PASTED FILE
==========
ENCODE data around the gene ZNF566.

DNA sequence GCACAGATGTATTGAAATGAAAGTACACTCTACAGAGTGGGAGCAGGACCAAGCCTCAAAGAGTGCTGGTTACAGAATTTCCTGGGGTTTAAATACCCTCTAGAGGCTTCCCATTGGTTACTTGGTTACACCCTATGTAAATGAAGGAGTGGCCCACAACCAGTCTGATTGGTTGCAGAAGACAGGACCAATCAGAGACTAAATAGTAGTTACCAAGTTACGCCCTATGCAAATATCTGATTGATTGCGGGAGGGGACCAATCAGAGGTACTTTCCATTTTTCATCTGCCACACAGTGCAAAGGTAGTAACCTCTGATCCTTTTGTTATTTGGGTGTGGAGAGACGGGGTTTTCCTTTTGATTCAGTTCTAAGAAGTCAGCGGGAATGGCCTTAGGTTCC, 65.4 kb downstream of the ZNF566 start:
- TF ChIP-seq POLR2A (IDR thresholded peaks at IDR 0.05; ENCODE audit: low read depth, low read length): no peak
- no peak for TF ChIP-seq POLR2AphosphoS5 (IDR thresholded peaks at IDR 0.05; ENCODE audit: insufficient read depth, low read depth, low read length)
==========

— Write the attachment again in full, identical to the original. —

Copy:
ENCODE data around the gene ZNF566.

DNA sequence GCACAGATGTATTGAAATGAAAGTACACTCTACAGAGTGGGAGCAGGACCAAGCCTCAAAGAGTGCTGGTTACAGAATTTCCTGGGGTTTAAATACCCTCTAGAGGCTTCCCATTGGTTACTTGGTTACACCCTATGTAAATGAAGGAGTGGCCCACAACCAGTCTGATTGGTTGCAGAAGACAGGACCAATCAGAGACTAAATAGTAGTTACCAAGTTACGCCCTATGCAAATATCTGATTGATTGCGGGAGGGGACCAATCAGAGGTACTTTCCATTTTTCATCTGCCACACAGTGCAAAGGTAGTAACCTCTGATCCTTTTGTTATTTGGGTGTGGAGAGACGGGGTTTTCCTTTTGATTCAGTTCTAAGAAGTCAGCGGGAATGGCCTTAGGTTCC, 65.4 kb downstream of the ZNF566 start:
- TF ChIP-seq POLR2A (IDR thresholded peaks at IDR 0.05; ENCODE audit: low read depth, low read length): no peak
- no peak for TF ChIP-seq POLR2AphosphoS5 (IDR thresholded peaks at IDR 0.05; ENCODE audit: insufficient read depth, low read depth, low read length)